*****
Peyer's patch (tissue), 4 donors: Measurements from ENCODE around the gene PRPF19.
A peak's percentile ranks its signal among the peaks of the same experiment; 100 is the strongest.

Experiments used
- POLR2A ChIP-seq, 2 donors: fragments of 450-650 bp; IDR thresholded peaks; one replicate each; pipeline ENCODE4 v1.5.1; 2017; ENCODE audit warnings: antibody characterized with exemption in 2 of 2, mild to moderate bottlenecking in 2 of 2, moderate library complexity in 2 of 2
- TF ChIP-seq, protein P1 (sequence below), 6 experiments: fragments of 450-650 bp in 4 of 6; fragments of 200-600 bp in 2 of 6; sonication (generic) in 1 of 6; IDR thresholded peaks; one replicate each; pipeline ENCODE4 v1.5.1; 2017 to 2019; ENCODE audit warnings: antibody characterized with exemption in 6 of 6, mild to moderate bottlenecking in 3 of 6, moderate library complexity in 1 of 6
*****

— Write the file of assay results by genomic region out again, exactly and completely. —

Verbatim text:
Peyer's patch (tissue), 4 donors: Measurements from ENCODE around the gene PRPF19.
A peak's percentile ranks its signal among the peaks of the same experiment; 100 is the strongest.

Experiments used
- POLR2A ChIP-seq, 2 donors: fragments of 450-650 bp; IDR thresholded peaks; one replicate each; pipeline ENCODE4 v1.5.1; 2017; ENCODE audit warnings: antibody characterized with exemption in 2 of 2, mild to moderate bottlenecking in 2 of 2, moderate library complexity in 2 of 2
- TF ChIP-seq, protein P1 (sequence below), 6 experiments: fragments of 450-650 bp in 4 of 6; fragments of 200-600 bp in 2 of 6; sonication (generic) in 1 of 6; IDR thresholded peaks; one replicate each; pipeline ENCODE4 v1.5.1; 2017 to 2019; ENCODE audit warnings: antibody characterized with exemption in 6 of 6, mild to moderate bottlenecking in 3 of 6, moderate library complexity in 1 of 6